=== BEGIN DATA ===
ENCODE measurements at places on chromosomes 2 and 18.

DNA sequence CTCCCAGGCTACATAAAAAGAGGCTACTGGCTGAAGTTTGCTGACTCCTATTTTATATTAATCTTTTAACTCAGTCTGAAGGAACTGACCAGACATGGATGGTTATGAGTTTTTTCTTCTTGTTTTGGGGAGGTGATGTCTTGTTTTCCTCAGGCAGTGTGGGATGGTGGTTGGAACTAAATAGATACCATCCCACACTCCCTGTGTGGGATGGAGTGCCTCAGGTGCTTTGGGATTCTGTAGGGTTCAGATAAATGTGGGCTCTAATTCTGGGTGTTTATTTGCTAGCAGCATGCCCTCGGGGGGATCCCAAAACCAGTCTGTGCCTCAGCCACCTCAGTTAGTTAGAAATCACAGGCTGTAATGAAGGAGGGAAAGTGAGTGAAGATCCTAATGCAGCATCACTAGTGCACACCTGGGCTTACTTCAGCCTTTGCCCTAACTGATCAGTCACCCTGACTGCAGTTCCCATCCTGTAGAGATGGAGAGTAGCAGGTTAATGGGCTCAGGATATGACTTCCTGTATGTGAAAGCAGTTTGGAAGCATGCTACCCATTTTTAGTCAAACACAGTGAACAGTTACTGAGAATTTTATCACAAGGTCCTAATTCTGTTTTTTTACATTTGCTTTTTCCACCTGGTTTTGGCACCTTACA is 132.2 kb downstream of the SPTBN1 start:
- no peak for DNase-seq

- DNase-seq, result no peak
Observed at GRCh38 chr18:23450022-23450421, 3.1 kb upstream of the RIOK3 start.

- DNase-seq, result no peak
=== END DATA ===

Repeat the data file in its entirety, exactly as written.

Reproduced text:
ENCODE measurements at places on chromosomes 2 and 18.

DNA sequence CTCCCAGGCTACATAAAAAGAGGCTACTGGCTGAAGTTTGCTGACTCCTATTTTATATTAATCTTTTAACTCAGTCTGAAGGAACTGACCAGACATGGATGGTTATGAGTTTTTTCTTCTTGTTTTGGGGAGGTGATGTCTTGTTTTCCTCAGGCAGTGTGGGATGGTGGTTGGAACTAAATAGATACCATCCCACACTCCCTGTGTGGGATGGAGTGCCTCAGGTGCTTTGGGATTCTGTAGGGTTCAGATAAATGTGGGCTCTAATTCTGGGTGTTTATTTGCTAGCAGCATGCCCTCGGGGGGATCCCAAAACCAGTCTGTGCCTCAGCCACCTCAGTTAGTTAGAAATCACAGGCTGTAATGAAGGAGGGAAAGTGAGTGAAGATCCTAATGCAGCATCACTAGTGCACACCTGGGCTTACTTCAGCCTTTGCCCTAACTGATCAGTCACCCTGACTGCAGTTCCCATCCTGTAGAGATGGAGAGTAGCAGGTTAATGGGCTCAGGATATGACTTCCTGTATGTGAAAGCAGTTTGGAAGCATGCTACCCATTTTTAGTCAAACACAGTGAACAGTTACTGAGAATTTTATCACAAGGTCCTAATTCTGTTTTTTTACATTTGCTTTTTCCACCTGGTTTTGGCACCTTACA is 132.2 kb downstream of the SPTBN1 start:
- no peak for DNase-seq

- DNase-seq, result no peak
Observed at GRCh38 chr18:23450022-23450421, 3.1 kb upstream of the RIOK3 start.

- DNase-seq, result no peak